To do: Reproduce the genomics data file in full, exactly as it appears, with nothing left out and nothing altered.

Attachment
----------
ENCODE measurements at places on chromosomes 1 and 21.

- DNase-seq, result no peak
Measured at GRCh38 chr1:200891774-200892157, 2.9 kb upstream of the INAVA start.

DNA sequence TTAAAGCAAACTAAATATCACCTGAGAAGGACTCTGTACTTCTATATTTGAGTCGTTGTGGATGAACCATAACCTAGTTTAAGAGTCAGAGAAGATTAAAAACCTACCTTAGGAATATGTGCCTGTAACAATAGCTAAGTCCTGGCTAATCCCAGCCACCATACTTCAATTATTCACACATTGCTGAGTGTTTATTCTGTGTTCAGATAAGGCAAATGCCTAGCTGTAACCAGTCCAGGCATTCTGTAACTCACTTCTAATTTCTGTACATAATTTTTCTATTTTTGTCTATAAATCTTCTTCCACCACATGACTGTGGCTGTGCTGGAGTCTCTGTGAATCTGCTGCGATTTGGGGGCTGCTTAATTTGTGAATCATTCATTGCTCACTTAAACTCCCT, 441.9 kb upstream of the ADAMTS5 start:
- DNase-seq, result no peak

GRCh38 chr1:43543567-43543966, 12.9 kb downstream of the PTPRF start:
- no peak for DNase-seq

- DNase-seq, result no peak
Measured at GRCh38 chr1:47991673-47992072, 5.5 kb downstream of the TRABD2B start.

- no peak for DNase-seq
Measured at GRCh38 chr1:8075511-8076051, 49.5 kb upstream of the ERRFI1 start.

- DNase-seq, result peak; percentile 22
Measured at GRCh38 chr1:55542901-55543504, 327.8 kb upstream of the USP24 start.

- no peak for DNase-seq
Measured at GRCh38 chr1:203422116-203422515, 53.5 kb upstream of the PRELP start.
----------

ENCODE measurements at places on chromosomes 1 and 21.

- DNase-seq, result no peak
Measured at GRCh38 chr1:200891774-200892157, 2.9 kb upstream of the INAVA start.

DNA sequence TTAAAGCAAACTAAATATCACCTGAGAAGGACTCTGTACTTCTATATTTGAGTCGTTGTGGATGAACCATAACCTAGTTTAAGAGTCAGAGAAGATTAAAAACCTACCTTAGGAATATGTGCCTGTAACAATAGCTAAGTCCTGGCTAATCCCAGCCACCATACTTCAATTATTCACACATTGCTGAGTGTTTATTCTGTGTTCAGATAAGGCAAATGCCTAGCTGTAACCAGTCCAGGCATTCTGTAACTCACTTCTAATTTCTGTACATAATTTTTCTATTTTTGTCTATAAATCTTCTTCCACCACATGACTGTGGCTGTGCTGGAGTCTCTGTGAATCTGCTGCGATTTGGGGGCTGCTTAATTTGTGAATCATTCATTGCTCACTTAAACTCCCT, 441.9 kb upstream of the ADAMTS5 start:
- DNase-seq, result no peak

GRCh38 chr1:43543567-43543966, 12.9 kb downstream of the PTPRF start:
- no peak for DNase-seq

- DNase-seq, result no peak
Measured at GRCh38 chr1:47991673-47992072, 5.5 kb downstream of the TRABD2B start.

- no peak for DNase-seq
Measured at GRCh38 chr1:8075511-8076051, 49.5 kb upstream of the ERRFI1 start.

- DNase-seq, result peak; percentile 22
Measured at GRCh38 chr1:55542901-55543504, 327.8 kb upstream of the USP24 start.

- no peak for DNase-seq
Measured at GRCh38 chr1:203422116-203422515, 53.5 kb upstream of the PRELP start.